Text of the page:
Furthermore, Munson feels that focusing on tragic parts of the history when men fought as warriors for their survival ignores the beautiful aspects of their cultures during times of peace. She adds, Many Indian cultures view life as a spiritual journey filled with lessons to be learned from every living being. She also shares the attributes revered by many Native American cultures where their good men are patient, learned and gentle. In addition, She shares how many Native American cultures are child-centered and women are highly esteemed as mothers.

In the dedication, Zendejas recognizes the Indian students who have had to “endure the chants, tomahawk chops and other words and actions that mock and degrade their culture.” When I read this, I was not really aware exactly what a tomahawk chop is or why a Native American student would be so offended. A couple weeks later, my radar was up as I viewed a recent video of staffers of a politician who were doing the tomahawk chops. Their demeanor and their behavior seemed to overtly insult Native Americans.

In the book, there are illustrations of "Indian Mascots," which to me range from caricatures with negative images to warriors depicted in a noble manner. It also gives examples of mascots that honor the rich heritage of the Indian people are Omaha Nation High Blackbirds in honor of Omaha leader and educator Elmer Blackbird or Minatare Mustangs in honor of the horse skills of the high plains.

People may argue that their individual school may show respect in their behavior towards their Indian mascots. However, the book demonstrates how they cannot control the behavior of the other teams who may have signs or shouts with racial slurs suggesting their opponents go back to the reservation or relive the “Trail of Tears.”

In addition to suggesting that schools voluntarily change mascots, the book also shows how the curriculum of schools often fall short in teaching about Native American history. In fact, some of the students surveyed in the book seemed to draw their limited knowledge of Native Americans from the mascots and activities associated with the mascots at the events that they attended saying such things as “Indians paint their face.” Other students may recall a book report in grade school or a week or two on a given tribe in grade school, but nothing in the higher grades.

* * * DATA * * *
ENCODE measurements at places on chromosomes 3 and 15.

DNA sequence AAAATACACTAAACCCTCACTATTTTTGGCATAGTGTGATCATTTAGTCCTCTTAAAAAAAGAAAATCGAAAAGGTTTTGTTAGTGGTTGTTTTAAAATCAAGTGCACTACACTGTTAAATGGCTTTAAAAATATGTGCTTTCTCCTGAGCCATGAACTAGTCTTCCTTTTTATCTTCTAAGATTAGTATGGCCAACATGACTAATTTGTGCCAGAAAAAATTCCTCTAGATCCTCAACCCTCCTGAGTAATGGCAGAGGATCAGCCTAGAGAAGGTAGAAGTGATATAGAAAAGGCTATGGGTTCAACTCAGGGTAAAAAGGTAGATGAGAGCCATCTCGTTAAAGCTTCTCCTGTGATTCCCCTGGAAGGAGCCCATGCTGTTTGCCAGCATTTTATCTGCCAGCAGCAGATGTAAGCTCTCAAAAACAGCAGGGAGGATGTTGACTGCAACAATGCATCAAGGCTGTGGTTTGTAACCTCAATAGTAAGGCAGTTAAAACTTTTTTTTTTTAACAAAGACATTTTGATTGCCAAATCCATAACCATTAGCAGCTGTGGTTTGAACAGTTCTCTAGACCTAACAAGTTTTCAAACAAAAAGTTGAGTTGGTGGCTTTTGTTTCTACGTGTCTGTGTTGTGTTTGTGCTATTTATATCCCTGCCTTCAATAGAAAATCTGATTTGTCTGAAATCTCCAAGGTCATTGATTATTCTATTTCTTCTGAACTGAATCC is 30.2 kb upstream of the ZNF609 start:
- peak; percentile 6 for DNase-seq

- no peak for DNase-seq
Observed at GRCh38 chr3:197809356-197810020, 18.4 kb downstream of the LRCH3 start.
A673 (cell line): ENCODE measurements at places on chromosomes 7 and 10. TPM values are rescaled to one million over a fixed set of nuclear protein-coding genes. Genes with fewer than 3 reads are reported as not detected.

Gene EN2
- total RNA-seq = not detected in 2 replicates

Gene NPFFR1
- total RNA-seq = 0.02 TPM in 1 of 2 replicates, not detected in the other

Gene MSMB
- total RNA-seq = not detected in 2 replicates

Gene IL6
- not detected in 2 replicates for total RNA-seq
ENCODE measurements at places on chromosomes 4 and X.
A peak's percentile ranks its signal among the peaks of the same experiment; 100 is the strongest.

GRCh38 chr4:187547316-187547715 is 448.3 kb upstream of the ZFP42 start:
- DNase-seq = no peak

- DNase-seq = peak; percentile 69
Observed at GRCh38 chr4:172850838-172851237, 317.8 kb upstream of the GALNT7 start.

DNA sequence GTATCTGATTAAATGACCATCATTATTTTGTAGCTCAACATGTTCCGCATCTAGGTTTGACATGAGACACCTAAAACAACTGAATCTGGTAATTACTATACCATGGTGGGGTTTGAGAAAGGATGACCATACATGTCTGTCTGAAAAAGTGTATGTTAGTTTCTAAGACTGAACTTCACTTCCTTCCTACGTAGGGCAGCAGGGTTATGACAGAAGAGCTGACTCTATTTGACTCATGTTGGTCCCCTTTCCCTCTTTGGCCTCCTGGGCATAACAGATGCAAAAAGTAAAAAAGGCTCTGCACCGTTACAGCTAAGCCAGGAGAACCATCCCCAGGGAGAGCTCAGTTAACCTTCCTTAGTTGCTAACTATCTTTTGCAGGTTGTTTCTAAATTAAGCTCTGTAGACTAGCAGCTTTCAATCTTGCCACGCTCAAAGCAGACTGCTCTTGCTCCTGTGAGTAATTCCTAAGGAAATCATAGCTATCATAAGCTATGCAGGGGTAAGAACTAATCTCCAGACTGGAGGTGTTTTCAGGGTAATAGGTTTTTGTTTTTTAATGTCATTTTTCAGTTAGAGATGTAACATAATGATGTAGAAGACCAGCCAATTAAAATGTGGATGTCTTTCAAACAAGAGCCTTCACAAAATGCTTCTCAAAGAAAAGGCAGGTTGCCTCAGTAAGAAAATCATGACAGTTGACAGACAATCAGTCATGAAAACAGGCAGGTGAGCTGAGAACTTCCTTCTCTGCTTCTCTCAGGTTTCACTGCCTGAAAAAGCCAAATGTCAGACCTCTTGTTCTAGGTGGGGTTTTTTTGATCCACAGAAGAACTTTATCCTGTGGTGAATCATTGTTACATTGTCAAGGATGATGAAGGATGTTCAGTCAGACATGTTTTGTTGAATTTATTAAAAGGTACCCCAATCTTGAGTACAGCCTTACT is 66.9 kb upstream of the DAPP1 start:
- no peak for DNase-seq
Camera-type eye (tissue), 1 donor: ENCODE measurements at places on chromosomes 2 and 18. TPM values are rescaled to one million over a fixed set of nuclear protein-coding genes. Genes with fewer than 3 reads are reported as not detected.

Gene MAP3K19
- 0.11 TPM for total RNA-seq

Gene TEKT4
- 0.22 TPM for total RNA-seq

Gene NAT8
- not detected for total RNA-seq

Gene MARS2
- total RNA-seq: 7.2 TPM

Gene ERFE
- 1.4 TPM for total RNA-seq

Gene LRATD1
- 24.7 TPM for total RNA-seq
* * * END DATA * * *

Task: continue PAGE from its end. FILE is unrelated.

As I am in my forties now, I believe the cumulative effect of images is important and that we do need to start young in giving a fair and balanced history. Yet, our reasoning skills improve with age and we need to be exposed to the histories as we grow older so that we can process it on a higher level.

I had little familiarity with U.S. Indian Policy prior to reading the book. The book does give an overview of the various stages starting with the Indian Treaty Era and ending with the Indian Self-Determination Policy implemented by the Indian Self-Determination and Education Assistance Act of 1975. While people who knew very little about Indian history including myself are generally aware of grave miscarriages of injustice towards Native Americans. This book shares important landmark decisions and background regarding the United States Government as it relates to Native American Tribes. According to the findings of the book, non-Indians may have sympathy towards the past treatment of Indians but rarely think about Indian issues and many have stereotypical views. It said, “Few non-Indians understood that Indians have a distinctive legal status based on a long history of treaties.”

I knew Zendejas prior to his leaving Omaha with his family to complete law school at Brigham Young University. Upon his return, I was aware that he was a Chief Judge for the Omaha Tribal Court although I may have been sketchy on the exact title or details. While I was attending the University of Nebraska at Omaha (UNO), I would sometimes visit with him in the hallways and considered taking his class. I believe I was only taking classes in my major at that point, but I do regret not taking his class. I am grateful that he published a book to help me begin the journey to fill this void. By reading his brief biography, I learned that Zendejas is a member of the Omaha Tribe of Nebraska. His biography and the book made me aware that I seldom associate the name of my city (Omaha) with the tribe for which it was named. It has piqued my interest to learn more of this tribe and other tribes of North America.

I am probably not alone in wondering whether Indian or Native American is the correct term to use. In the book, I learned that neither term is politically incorrect or offensive. They do not derive their sense of identity from either term. As the book states, "Our sense of identity comes from our Tribal membership or affiliation, and our extended nuclear families."

Members of Native American tribes do not want stereotypes perpetuated by mascots, in books, media, or Hollywood. They also do not want a romanticized view of their history. They simply want opportunities to tell their own story.
(Editor's note: This article is in honor of Native American Heritage Month. To find out more, visit

- population-we™ blog post by Barb Bohan
© 2012 population-we, LLC